Officer Goodson reported that Brown's car moved to a nearby gas station parking lot. Officer Hayes testified that when he arrived at the parking lot, he blocked Brown's car with his patrol vehicle, while Goodson simultaneously pulled his personal vehicle beside Brown's car. Hayes saw Goodson step out of his car and take a single step towards the store before being struck by multiple gunshots. A cashier working at the gas station witnessed the incident and testified that she saw Goodson exit his car in the parking lot, that Goodson was “looking in the store like he's looking for somebody,” and then “his shirt starts to change colors and he hits the ground.” A customer at the gas station testified that he heard multiple shots and saw a hand holding a gun out the window of Brown's vehicle.
Immediately after the shooting occurred, Officer Hayes drew his weapon and approached Brown's vehicle where Brown was sitting in the passenger seat. The front and back passenger windows were partially rolled down. Hayes opened the door of Brown's vehicle and ordered Brown to get out. Hayes saw a gun lying in the front passenger seat. The gun had a ten-round capacity with six bullets remaining.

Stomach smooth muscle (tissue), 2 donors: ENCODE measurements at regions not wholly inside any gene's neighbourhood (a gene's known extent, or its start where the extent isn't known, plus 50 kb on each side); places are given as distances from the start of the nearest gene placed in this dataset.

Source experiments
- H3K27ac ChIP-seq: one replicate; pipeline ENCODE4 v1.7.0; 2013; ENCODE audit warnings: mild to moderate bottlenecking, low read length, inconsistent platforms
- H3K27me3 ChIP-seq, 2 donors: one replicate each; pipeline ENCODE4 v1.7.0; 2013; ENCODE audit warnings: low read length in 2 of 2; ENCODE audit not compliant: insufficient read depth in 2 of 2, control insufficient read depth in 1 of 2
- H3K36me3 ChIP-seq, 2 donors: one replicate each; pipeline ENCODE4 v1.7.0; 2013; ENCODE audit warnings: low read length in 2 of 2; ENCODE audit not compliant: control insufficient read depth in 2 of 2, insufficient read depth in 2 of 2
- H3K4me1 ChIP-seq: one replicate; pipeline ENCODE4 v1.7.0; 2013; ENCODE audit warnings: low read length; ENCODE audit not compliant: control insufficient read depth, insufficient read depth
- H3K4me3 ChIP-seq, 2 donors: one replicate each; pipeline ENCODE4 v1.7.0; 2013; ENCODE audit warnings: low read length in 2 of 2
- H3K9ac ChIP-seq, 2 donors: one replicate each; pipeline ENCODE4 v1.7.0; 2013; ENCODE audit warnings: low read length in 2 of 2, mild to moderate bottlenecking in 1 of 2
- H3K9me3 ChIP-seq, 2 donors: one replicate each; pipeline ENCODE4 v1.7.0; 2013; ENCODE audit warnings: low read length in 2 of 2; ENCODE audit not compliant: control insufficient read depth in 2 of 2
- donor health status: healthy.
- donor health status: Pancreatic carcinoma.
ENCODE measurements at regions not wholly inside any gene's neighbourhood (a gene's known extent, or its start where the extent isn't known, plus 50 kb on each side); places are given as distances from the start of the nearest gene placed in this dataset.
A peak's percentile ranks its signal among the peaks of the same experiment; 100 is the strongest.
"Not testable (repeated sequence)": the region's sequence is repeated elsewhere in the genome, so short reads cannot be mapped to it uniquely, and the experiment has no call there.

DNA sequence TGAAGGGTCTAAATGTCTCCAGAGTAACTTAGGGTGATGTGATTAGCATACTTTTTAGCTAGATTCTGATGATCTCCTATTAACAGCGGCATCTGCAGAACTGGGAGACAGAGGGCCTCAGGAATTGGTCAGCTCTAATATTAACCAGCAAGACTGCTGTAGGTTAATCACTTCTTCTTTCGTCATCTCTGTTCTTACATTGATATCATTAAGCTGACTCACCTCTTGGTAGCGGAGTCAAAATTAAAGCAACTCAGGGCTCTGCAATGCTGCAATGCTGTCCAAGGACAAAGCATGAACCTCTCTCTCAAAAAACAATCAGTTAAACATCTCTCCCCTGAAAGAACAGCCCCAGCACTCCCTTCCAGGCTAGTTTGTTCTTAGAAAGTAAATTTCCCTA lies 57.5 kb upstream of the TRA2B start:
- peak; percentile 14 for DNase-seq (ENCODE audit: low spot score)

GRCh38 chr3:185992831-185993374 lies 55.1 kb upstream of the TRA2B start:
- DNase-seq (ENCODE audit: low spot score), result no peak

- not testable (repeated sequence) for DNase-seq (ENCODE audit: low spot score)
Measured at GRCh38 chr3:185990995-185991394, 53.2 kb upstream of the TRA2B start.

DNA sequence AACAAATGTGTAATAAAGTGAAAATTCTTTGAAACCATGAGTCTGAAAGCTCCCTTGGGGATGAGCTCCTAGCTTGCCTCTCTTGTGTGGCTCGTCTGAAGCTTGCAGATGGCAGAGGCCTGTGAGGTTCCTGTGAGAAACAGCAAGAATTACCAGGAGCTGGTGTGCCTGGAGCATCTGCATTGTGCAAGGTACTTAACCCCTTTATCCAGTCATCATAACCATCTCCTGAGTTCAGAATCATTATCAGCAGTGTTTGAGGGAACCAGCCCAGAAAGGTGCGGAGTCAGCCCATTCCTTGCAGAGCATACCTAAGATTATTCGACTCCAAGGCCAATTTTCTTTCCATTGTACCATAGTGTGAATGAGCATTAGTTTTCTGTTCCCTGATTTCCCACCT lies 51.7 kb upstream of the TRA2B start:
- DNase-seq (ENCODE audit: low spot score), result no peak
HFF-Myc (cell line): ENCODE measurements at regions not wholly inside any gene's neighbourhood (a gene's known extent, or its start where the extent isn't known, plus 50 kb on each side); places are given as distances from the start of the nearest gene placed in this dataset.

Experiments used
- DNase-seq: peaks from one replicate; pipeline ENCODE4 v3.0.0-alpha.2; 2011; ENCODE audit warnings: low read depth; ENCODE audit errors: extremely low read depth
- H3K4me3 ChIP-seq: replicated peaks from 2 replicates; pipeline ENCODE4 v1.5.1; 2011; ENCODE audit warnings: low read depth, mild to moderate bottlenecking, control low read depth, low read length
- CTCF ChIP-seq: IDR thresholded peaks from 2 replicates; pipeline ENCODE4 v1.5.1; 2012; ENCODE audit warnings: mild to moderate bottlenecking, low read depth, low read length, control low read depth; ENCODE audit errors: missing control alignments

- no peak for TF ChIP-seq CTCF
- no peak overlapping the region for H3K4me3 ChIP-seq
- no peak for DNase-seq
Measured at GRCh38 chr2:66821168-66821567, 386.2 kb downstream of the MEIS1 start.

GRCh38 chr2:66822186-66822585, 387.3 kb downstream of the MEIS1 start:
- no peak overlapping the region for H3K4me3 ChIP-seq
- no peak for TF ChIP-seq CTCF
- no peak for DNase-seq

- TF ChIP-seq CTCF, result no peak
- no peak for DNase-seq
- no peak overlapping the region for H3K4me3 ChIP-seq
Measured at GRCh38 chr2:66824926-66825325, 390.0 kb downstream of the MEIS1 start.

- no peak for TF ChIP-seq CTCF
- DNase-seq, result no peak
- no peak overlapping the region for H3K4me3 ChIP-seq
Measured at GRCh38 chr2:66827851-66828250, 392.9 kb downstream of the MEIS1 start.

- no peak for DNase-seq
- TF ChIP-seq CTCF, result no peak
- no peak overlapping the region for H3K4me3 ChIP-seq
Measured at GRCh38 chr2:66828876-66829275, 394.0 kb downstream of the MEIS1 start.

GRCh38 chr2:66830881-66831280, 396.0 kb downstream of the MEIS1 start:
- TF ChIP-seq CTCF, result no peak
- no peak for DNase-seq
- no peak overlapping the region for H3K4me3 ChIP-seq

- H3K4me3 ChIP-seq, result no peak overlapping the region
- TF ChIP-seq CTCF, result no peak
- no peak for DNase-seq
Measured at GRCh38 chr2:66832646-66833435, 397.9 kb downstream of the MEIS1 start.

Captain Johnny Coleman arrived on the scene after learning that an officer was down and observed Goodson lying face down between his vehicle and Brown's vehicle. Goodson was dressed in plain clothes and his head was facing towards the store. When they rolled Goodson over, there was a gun lying underneath him.
Brown told the officers that he was not aware the man he shot was a police officer. He explained that Officer Goodson “had a gun in his hand,” although he also asserted, conflictingly, that he “didn't see the gun.” When asked about the gun, Brown also told the officers that Goodson didn't “raise it and point it at me or nothing.”
On 3 August 2012, Brown was indicted for first degree murder of Officer Goodson, possession of a firearm by a felon, and possession with intent to sell or deliver marijuana. The case went to trial on 19 February 2018.
At trial, Dr. Richard Johnson testified that he performed the autopsy on Officer Goodson and found four gunshot wounds: two in the chest, one in the left side of the face, and one in the back of the head. Goodson's cause of death was one of the gunshot wounds to the chest that was fired from close range and hit the heart.